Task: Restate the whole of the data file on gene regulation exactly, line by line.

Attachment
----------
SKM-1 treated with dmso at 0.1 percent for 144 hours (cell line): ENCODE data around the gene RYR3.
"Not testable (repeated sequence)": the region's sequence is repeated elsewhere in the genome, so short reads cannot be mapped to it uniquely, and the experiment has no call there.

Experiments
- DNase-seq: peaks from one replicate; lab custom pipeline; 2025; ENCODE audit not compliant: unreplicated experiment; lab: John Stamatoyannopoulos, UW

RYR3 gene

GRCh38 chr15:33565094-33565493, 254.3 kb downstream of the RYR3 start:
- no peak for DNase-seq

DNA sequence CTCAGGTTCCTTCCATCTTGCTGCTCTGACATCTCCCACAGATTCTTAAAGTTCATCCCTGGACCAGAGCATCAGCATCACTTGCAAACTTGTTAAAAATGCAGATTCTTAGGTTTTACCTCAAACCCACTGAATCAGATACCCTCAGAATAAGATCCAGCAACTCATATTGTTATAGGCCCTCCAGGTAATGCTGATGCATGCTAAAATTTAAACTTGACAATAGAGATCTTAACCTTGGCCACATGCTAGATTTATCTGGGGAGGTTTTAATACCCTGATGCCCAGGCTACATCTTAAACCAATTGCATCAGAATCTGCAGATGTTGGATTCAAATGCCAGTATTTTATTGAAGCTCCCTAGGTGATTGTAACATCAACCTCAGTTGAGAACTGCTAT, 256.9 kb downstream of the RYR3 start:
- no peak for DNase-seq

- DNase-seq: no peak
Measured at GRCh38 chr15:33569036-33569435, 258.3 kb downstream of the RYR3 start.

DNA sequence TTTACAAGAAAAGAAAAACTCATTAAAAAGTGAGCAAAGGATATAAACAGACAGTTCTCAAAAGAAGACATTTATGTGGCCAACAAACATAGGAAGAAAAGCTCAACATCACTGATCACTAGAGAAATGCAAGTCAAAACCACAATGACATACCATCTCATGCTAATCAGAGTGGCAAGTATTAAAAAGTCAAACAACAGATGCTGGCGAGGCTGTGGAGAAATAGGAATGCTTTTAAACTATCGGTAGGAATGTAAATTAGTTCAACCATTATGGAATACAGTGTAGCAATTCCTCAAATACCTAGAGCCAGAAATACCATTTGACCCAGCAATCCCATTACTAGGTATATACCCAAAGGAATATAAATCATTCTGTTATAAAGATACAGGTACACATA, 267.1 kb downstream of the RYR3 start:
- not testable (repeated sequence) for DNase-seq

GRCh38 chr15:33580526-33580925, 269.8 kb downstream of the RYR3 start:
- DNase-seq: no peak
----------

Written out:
SKM-1 treated with dmso at 0.1 percent for 144 hours (cell line): ENCODE data around the gene RYR3.
"Not testable (repeated sequence)": the region's sequence is repeated elsewhere in the genome, so short reads cannot be mapped to it uniquely, and the experiment has no call there.

Experiments
- DNase-seq: peaks from one replicate; lab custom pipeline; 2025; ENCODE audit not compliant: unreplicated experiment; lab: John Stamatoyannopoulos, UW

RYR3 gene

GRCh38 chr15:33565094-33565493, 254.3 kb downstream of the RYR3 start:
- no peak for DNase-seq

DNA sequence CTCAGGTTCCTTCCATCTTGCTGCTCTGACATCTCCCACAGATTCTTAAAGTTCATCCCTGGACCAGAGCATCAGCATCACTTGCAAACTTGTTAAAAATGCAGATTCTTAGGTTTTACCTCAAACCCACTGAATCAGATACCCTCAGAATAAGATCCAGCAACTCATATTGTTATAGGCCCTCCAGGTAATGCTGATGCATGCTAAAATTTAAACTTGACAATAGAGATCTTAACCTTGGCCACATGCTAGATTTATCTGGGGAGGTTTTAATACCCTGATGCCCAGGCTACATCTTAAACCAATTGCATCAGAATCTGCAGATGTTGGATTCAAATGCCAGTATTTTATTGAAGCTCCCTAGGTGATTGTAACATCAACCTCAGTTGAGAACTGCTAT, 256.9 kb downstream of the RYR3 start:
- no peak for DNase-seq

- DNase-seq: no peak
Measured at GRCh38 chr15:33569036-33569435, 258.3 kb downstream of the RYR3 start.

DNA sequence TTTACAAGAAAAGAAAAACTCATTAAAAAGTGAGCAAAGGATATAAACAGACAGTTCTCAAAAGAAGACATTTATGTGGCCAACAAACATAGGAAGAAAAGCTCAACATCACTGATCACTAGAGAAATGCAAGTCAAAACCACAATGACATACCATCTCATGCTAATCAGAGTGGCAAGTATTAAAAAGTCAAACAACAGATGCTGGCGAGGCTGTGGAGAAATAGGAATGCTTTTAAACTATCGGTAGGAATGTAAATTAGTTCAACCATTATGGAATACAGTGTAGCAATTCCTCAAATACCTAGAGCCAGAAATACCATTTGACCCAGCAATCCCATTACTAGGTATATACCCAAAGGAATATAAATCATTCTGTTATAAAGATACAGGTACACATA, 267.1 kb downstream of the RYR3 start:
- not testable (repeated sequence) for DNase-seq

GRCh38 chr15:33580526-33580925, 269.8 kb downstream of the RYR3 start:
- DNase-seq: no peak